Offshore Special Voluntary Disclosure Programme
SARS will start receiving offshore third party financial data from other tax authorities this year. If you have undeclared offshore assets and income, Government has offered a Special Voluntary Disclosure Programme. This has been extended to 31 August 2017 to enable you to regularise your affairs.

Changes to transfer duty
There has been only one change here: if you buy a property up to the value of R900,000 (previously R750,000), you will pay no transfer duty.

Tobacco, alcohol and fuel
You will pay between 6% and 10% more for your favourite tipple and smoke. Should you wish to add a Coke to your Klippies, await Treasury’s pronouncement on sugar tax.

Tax on fuel will increase by 39c per litre from 5 April.

Conclusion
Ever optimistic, our Finance Minister ended with the following sentiment:

“If we make the right choices, and do the right things, we will achieve a just and fair society, founded on human dignity and equality. We will indeed transform our economy and country so that we all live in dignity, peace and wellbeing.”

Warm regards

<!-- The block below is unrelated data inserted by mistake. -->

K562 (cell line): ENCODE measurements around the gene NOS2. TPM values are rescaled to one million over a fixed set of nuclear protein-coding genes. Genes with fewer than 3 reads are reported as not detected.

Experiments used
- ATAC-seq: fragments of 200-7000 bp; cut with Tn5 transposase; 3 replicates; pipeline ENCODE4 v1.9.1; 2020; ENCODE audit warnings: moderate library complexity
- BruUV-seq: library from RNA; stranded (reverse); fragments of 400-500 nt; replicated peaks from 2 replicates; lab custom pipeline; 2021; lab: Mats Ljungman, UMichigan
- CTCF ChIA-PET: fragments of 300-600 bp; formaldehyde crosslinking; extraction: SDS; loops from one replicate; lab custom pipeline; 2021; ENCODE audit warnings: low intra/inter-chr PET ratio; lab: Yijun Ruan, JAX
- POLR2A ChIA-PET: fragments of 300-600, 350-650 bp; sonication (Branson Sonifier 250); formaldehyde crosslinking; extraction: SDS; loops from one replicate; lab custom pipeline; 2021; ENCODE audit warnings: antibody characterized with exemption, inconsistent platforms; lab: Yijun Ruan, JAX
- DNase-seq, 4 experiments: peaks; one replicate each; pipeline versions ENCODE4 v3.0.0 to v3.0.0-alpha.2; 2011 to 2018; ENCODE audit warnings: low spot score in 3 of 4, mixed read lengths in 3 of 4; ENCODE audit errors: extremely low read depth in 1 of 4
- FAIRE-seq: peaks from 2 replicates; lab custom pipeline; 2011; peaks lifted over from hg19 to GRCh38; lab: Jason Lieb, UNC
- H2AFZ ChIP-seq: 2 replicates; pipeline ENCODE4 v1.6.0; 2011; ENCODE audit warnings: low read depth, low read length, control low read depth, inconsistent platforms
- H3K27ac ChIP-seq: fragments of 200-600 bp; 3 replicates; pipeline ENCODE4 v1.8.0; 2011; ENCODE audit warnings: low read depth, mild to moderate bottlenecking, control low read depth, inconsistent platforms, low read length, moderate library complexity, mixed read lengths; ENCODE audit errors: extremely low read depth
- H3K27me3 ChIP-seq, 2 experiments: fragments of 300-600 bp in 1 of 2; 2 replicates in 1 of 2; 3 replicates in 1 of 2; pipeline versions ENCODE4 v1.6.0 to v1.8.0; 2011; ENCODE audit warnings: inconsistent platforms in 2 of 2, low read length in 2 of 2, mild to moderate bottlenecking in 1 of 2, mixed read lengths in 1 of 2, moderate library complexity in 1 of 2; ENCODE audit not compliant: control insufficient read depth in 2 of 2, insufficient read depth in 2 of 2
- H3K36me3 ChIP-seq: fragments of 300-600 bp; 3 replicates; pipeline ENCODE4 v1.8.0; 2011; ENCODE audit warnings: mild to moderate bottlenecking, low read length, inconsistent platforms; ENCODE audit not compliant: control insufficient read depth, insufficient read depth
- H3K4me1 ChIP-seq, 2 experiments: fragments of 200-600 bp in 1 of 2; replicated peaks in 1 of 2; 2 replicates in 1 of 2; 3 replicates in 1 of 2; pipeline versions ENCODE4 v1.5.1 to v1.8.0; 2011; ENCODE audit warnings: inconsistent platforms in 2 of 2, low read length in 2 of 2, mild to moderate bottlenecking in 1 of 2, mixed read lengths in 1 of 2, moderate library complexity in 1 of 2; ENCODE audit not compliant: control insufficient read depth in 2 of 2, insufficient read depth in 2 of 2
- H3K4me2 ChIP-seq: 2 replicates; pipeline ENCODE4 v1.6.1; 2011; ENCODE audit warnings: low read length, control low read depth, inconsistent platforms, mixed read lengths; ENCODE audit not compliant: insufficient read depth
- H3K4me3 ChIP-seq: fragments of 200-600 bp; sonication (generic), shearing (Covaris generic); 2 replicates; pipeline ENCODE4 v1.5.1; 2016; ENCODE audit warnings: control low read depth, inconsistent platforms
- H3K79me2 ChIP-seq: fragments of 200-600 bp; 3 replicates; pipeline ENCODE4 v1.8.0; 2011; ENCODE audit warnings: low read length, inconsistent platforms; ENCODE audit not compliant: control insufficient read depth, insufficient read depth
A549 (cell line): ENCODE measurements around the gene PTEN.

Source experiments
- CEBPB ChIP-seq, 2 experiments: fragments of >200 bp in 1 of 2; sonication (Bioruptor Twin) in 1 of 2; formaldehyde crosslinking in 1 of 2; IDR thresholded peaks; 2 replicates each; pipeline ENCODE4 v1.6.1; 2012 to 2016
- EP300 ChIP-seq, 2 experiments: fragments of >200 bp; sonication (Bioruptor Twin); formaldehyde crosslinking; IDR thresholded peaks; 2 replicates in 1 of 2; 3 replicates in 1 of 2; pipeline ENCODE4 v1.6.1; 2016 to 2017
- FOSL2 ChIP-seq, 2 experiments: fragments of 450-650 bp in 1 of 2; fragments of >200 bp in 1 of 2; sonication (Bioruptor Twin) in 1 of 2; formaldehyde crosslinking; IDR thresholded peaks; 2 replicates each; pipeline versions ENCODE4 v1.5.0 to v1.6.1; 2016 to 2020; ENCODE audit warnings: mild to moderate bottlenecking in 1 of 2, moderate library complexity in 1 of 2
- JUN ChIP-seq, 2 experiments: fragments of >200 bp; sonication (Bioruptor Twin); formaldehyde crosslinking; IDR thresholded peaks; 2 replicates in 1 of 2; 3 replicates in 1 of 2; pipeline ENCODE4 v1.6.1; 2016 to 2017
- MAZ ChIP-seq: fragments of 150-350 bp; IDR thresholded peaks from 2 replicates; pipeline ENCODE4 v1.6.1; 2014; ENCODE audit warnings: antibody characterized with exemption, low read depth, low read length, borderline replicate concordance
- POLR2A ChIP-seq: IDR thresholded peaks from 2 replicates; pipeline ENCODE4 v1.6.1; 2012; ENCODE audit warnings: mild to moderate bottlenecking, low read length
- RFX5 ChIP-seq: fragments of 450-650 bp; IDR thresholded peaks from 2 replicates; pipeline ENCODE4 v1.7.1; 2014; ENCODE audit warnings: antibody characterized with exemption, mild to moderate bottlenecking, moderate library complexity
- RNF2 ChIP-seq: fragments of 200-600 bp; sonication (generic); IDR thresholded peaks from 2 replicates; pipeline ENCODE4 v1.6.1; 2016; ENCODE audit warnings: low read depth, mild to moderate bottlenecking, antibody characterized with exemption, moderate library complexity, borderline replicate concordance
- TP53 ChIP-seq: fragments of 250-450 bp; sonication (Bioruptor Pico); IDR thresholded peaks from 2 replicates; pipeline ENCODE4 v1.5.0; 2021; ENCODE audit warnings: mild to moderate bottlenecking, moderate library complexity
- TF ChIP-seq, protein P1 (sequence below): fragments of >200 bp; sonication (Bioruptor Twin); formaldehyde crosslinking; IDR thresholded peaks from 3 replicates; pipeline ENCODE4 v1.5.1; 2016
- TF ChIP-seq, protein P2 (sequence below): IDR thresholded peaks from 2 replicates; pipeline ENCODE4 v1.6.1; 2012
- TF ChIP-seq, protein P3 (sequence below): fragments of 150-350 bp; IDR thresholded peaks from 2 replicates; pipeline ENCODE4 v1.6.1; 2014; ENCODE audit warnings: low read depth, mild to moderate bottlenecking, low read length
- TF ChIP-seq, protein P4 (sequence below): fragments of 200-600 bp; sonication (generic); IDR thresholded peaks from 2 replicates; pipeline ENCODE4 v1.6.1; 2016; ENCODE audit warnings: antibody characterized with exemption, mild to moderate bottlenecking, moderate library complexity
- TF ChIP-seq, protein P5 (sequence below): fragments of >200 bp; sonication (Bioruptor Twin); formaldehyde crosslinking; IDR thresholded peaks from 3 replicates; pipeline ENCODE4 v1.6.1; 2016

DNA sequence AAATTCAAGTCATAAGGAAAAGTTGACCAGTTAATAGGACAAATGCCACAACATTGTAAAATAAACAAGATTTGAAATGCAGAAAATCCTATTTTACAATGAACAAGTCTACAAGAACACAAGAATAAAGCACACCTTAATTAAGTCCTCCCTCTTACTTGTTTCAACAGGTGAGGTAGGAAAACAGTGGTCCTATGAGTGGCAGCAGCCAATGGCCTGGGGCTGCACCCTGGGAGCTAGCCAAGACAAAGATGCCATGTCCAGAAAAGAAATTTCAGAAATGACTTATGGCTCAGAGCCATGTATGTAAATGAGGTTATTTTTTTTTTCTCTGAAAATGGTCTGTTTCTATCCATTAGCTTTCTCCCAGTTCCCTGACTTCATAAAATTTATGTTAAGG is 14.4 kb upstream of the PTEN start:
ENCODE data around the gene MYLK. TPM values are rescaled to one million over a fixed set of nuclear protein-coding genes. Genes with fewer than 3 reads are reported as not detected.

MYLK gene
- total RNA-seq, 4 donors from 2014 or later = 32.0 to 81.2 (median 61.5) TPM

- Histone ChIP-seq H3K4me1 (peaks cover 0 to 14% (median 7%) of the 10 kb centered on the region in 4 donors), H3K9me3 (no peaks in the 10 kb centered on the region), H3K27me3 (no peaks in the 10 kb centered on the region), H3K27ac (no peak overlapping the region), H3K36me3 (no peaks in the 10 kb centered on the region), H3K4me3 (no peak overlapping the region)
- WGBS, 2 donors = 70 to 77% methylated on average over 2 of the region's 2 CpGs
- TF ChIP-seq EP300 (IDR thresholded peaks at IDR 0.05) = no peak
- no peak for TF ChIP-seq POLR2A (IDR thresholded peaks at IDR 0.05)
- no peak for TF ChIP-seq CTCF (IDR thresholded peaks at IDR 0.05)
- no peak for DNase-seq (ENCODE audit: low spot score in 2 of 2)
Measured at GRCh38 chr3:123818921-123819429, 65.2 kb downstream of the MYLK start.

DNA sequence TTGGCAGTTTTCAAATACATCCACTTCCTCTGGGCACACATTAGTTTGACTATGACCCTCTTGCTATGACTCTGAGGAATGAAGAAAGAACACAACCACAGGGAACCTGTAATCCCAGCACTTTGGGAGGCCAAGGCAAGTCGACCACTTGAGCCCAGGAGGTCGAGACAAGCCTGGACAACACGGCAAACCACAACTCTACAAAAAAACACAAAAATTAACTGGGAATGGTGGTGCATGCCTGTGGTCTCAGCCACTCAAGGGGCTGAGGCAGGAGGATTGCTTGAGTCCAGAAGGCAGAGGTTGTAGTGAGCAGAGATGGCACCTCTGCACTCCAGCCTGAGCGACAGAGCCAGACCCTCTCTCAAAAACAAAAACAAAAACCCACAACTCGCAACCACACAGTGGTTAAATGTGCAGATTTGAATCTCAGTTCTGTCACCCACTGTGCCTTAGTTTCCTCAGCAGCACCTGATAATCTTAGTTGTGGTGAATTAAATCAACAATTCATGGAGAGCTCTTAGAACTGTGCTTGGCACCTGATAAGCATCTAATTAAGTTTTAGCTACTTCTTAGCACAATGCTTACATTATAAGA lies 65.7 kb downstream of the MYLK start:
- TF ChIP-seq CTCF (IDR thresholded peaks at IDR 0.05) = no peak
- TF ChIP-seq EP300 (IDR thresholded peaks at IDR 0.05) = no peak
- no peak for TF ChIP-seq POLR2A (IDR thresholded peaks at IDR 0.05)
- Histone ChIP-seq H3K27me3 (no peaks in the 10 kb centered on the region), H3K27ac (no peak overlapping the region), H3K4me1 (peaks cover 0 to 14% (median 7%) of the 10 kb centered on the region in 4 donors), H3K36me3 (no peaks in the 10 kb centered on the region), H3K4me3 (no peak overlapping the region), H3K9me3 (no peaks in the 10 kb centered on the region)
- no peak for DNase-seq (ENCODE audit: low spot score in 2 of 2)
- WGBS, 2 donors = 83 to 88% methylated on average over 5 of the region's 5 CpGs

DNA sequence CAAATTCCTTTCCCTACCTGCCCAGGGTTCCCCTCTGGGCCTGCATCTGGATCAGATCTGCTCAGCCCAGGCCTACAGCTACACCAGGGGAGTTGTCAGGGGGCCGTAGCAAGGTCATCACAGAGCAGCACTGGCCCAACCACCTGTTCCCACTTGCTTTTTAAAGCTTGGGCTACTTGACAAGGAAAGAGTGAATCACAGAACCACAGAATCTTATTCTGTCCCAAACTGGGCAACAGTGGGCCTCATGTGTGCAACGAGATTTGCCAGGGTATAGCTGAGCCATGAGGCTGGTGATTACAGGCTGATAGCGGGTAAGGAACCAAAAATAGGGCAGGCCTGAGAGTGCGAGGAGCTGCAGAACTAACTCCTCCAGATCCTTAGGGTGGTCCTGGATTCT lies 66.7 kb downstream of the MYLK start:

John Campbell

Alzheimer’s: what not to forget

In her fifties, my gran developed Alzheimer’s. I remember visiting her as a child. One of my first experiences of her illness was when she began to lose her ability to filter what she said to those around her. On one occasion, I took a friend along with me to see her. It turns out my gran didn’t like my friend. So what did she do? She told my friend to leave! This is not something she would normally have done – not the gran that I knew.

Health changes people – for better or worse

And we had no idea at the time how my gran’s health, or lack of it, was changing her. We even thought that she had been drinking secretly, so unpredictable was her behaviour. But of course, this wasn’t the case at all and it was just a few months later that she was diagnosed with early-stage Alzheimer’s. I had always understood that this disease is genetic and somewhere at the back of my mind, I’ve worried that I might fall prey to it too. Watching her deteriorating was devastating.